childbirth

Concerning childbirth trends
Concerning childbirth trends (1 votes, average: 5.00 out of 5)

New research from La Trobe University has raised concern about the number of Victorian women suffering potentially dangerous levels of blood loss after childbirth. Published in the Australian and New Zealand Journal of Obstetrics and Gynaecology, the research found the rate ... Read More »

Higher risks associated with vaginal birth after caesarean, although absolute risk small
Higher risks associated with vaginal birth after caesarean, although absolute risk small (1 votes, average: 5.00 out of 5)

Attempted vaginal birth after caesarean (VBAC) is associated with higher rates of adverse effects or death for mothers and infants, although absolute rates were low in mothers who attempted this type of birth, according to research in CMAJ (Canadian Medical Association Journal). ... Read More »

Women should have right to reject pregnancy, experts say
Women should have right to reject pregnancy, experts say (1 votes, average: 5.00 out of 5)

Laws should not force women to risk death and injury by having a baby, according to a Queensland University of Technology legal academic who has says abortion can be decriminalised without society and governments making a moral judgement. Dr Andrew ... Read More »

Child’s health linked to delivery style
Child’s health linked to delivery style (0 votes, average: 0.00 out of 5)

For the first time, a team of leading international researchers have found significant links between medical interventions used in the birthing process, such as caesarean section and induction, and a child’s long-term health. The findings, published in the Wiley journal ... Read More »

Rethinking childbirth education could save $97 million yearly
Rethinking childbirth education could save $97 million yearly (0 votes, average: 0.00 out of 5)

Research led by The University of Notre Dame Australia shows antenatal education not only reduces the rates of medical interventions during childbirth but can save the healthcare system up to $97 million per year. The Australian-first research, in partnership with ... Read More »

Labour-inducing drugs put to the test
Labour-inducing drugs put to the test (2 votes, average: 5.00 out of 5)

Researchers comparing the use of two drugs for pregnant women who do not go into labour shortly after their waters break have found both are reasonable options. University of Queensland researcher Dr Kassam Mahomed compared intravenous oxytocin infusion to prostaglandin ... Read More »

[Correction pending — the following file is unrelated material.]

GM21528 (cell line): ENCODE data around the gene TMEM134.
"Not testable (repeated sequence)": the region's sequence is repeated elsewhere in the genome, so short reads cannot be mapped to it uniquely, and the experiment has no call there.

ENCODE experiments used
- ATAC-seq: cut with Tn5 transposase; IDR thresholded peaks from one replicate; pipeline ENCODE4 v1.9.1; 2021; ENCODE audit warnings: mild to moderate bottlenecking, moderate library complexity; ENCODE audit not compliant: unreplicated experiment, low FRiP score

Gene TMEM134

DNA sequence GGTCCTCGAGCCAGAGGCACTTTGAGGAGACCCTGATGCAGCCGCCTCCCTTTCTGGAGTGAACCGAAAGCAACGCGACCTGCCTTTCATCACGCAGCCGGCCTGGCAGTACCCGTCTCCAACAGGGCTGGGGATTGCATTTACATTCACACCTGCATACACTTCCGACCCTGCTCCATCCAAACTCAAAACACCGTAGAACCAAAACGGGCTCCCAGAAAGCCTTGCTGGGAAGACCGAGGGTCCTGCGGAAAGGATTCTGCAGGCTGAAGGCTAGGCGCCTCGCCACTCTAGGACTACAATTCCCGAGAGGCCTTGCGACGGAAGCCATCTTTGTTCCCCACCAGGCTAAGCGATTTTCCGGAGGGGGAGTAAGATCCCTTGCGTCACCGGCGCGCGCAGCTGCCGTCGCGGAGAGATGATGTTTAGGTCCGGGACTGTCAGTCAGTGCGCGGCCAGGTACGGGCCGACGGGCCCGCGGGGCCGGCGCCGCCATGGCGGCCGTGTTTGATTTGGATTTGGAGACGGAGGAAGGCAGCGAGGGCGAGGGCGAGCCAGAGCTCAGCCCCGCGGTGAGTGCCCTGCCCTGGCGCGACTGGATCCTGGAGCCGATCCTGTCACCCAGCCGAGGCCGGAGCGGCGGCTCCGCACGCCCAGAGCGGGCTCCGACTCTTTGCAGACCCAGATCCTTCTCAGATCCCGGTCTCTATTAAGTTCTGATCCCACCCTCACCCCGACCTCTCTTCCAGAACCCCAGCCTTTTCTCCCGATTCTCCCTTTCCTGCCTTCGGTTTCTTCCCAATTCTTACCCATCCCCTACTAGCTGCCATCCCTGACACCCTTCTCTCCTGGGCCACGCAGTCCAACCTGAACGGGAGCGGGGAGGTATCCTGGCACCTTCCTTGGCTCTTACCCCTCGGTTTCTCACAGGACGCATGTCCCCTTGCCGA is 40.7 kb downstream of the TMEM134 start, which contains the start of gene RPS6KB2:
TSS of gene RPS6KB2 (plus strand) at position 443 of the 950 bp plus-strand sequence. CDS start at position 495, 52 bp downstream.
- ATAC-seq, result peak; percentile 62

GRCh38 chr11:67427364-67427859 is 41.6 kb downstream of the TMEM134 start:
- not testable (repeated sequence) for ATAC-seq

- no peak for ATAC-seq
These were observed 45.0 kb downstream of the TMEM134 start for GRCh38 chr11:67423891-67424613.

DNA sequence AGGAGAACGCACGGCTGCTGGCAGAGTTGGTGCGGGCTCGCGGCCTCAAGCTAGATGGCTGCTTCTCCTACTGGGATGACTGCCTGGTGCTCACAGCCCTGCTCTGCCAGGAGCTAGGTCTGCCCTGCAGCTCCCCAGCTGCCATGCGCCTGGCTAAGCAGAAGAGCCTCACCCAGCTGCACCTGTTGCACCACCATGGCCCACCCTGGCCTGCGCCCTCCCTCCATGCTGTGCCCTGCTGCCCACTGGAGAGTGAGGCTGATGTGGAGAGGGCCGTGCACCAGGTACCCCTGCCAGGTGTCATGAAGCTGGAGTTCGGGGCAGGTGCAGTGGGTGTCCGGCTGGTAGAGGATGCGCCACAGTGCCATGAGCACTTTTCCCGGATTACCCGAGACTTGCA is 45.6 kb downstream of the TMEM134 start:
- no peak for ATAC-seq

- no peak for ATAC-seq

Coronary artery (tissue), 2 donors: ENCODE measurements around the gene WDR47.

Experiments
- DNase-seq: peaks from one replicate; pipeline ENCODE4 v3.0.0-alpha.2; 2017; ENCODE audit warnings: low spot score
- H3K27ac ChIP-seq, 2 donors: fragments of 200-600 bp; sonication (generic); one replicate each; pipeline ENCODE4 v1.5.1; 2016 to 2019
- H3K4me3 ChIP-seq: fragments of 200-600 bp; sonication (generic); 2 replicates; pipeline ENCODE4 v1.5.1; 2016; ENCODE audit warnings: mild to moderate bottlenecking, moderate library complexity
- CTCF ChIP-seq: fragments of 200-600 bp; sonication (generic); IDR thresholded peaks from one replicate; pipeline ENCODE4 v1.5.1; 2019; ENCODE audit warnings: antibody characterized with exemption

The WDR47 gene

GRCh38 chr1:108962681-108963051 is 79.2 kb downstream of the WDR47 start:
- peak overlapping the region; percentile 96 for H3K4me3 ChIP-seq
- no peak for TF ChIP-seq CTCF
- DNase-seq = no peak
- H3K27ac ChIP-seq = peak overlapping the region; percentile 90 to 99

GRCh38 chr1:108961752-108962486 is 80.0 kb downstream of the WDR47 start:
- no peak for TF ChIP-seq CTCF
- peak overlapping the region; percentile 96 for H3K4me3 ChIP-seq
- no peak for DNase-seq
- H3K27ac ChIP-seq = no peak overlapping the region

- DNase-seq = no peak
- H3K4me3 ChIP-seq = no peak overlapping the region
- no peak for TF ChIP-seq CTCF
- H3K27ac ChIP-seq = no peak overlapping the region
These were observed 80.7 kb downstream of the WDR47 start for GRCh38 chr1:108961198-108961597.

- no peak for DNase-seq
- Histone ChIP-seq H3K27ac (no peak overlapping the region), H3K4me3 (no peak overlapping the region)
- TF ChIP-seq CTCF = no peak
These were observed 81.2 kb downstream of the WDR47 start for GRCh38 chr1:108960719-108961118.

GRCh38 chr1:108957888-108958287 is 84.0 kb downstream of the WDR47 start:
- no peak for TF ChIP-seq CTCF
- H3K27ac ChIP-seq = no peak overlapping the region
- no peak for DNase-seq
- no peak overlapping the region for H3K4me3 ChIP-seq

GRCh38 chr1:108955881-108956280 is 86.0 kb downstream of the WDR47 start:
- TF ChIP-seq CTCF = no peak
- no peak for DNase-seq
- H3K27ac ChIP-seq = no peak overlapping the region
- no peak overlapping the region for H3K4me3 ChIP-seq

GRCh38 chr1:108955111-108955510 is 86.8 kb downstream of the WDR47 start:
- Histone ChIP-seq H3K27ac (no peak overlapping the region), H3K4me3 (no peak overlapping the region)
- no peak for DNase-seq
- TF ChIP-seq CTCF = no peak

Parent care in hospital leads to healthier premature babies
Parent care in hospital leads to healthier premature babies (1 votes, average: 5.00 out of 5)

A study of thousands of premature babies has found that parents who spend long periods in the hospital caring for their infant experience less stress and that babies show faster weight gain. Parents who spend extended periods of time caring ... Read More »

Pre-term babies could benefit from study of Melbourne mums
Pre-term babies could benefit from study of Melbourne mums (0 votes, average: 0.00 out of 5)

Melbourne researchers are to begin a major study that could result in a test to accurately predict if women will experience pre-term labour during their pregnancy. Such a laboratory or bed-side product would enable clinicians to offer suitable, potentially life-saving ... Read More »

Premature birth more likely if mum had a late-stage Caesarean
Premature birth more likely if mum had a late-stage Caesarean (0 votes, average: 0.00 out of 5)

A Caesarean section delivery at full dilation may raise the risk of premature birth in a subsequent pregnancy, new research reveals. The finding by clinicians and researchers from Sydney’s Royal Prince Alfred Hospital and the University of Sydney was reported ... Read More »

Moderate exercise and dieting reduces risk of caesarean section and diabetes in pregnancy
Moderate exercise and dieting reduces risk of caesarean section and diabetes in pregnancy (1 votes, average: 5.00 out of 5)

Pregnant women who have a healthy diet and regular moderate exercise are less likely to have a caesarean section, gain excessive weight, or develop diabetes in pregnancy, according to a study led by Queen Mary University of London (QMUL) using ... Read More »

 
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